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Estate Planning seminar with the RBC Financial Group on Saturday August 11, 2012

Lawyers Jeffrey S. Lowe and Robert Leong will be doing a seminar with Vivien Chow and Simon Cheng of the RBC Financial Group on Saturday August 11th at the Fraserview Golf Course. We will give an overview of Wills, Trusts, Powers of Attorney and Representation Agreements: why they are important, and how we can help you.

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If you fail to plan, you are planning to fail…

I believe that your Will is the most important document that you will ever create in your whole life. That’s because it is your last chance to make a statement in life about who or what is important to you. Or, perhaps by omission, who or what is NOT.

But so often, people put of making their will. As a lawyer, I have handled estates for people whose last will was drawn decades ago, when their financial, family, and charitable interests were much different than they are today. But when they leave this earth, the legal division of their assets is stipulated by their will…unless it is challenged in court.

So plan carefully; and review it periodically. Any time there are life changes in your family (eg marriages, divorce, births, deaths), you may want to review your will, and in any event, every 3 to 5 years.

Because you don’t want to fail to plan…

Representation Agreements, health care decisions, and financial decisions

A Representation Agreement allows you to appoint one or more Representative to make decisions about your Health Care, Personal Care, or Financial Matters when you are incapable of doing so. In other jurisdictions, this is known as a “Living Will”.  People become incapable in unpredictable ways; it happens to elderly pensioners, middle-aged workers with heart-disease, healthy young drivers and everything in between.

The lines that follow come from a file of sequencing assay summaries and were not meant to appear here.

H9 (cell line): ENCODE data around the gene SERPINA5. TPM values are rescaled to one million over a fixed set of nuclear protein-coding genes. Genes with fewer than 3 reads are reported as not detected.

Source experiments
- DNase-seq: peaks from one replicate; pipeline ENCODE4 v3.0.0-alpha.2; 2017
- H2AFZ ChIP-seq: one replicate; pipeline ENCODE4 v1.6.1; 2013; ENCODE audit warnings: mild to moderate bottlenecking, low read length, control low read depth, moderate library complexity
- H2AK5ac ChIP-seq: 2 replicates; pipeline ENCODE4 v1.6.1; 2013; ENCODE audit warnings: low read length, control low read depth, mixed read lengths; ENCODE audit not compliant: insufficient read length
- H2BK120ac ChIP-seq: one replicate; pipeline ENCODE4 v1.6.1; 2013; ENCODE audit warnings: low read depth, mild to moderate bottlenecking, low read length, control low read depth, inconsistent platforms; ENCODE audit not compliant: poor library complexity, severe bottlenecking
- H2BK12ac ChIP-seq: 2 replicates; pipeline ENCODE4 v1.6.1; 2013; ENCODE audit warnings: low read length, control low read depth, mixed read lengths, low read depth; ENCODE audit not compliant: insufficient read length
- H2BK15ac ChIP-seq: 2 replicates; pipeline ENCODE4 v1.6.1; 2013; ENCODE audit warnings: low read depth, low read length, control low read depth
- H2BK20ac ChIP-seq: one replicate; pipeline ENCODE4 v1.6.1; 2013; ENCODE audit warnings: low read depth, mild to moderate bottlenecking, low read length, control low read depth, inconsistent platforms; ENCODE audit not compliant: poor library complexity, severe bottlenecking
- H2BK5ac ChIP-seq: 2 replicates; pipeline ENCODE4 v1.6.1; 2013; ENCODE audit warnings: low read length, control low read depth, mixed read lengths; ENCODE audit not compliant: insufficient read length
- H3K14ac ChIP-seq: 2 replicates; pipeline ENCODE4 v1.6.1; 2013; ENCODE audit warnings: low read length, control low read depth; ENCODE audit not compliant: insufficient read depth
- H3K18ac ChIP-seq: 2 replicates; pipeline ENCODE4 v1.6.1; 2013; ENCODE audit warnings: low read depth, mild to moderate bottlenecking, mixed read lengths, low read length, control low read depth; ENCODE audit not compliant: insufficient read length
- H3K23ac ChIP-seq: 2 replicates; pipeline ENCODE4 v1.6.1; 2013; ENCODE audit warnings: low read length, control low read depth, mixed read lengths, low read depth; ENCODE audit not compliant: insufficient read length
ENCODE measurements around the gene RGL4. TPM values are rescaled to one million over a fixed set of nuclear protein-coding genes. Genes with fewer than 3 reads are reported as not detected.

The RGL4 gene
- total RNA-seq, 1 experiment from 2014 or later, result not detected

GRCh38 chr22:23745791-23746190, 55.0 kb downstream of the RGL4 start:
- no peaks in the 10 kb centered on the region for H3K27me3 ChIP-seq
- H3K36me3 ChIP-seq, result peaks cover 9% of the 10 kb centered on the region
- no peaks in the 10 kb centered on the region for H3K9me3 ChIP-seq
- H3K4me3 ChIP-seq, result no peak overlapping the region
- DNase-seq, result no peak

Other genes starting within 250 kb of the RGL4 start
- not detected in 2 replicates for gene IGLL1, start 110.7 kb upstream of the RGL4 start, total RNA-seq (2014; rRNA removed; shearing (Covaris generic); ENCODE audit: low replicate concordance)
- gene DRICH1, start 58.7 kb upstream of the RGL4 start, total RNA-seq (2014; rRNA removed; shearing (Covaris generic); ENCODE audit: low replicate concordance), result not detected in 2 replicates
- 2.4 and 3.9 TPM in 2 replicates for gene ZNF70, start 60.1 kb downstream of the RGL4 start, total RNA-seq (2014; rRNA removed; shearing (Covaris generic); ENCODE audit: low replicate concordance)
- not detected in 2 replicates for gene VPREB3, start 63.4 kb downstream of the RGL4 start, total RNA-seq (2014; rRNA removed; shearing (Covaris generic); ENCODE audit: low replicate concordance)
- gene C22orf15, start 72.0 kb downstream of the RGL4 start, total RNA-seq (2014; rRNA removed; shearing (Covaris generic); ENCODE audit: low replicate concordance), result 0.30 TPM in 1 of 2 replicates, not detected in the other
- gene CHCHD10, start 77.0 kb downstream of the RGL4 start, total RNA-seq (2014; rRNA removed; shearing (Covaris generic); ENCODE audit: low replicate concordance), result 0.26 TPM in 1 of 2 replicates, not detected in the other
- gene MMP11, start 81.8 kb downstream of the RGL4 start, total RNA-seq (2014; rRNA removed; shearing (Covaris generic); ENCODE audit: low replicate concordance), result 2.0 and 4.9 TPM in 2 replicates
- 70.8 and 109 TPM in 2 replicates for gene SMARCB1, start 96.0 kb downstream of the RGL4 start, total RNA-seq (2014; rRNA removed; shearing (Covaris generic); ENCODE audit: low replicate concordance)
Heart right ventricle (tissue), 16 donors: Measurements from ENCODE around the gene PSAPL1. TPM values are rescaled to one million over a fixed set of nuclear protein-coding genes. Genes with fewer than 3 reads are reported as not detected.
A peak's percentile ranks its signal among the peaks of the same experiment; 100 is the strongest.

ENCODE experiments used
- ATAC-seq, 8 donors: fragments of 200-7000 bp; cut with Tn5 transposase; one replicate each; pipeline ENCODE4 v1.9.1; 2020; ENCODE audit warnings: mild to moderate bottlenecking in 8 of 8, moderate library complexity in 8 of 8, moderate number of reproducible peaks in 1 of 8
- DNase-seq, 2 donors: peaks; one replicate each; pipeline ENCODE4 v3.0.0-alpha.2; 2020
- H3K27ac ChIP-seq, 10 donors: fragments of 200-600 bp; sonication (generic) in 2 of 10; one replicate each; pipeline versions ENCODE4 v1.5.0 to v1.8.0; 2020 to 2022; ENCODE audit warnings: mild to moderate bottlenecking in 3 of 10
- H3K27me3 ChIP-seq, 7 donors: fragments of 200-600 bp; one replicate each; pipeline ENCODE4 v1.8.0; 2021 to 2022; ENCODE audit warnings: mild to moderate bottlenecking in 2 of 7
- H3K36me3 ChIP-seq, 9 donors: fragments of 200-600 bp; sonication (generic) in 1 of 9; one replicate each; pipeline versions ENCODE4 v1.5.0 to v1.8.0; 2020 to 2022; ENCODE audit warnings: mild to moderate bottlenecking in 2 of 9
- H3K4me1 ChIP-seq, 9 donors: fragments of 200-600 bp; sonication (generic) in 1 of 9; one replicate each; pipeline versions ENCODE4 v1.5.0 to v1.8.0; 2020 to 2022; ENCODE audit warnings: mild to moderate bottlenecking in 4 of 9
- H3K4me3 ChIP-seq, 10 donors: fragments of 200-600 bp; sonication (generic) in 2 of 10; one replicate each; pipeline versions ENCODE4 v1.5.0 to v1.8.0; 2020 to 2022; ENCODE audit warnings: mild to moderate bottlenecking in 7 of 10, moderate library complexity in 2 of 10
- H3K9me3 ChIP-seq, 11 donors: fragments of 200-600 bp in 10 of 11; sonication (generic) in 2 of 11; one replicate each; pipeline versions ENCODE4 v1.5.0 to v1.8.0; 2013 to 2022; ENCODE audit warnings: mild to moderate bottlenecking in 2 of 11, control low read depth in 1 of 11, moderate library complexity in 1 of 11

Health care decisions include emergency questions such as: will you take a treatment (ex: blood transfusions)?  Will you be resuscitated?  Will you refuse life-support?  It may also include decisions on palliative care – relief to lessen suffering during treatments, chronic illness or near end-of-life.  If no Representative exists, the responsibility follows a court order or it falls on the next available kin – such as your in-laws – as dictated by statute.  Who are you entrusting to make these decisions?

Personal care decisions affect your quality of life.  Every day you choose who to see, where to go, what to eat, what to wear, and whether to participate in religious practices.  Imagine that for the incapable person, someone else will choose.

Financial management decisions pay your bills, buy your food, pay off your mortgage, grow your investments and basically help you live.  Yet, if incapable, these responsibilities must fall on someone that the third-party banks, brokers, creditors recognize as having authority.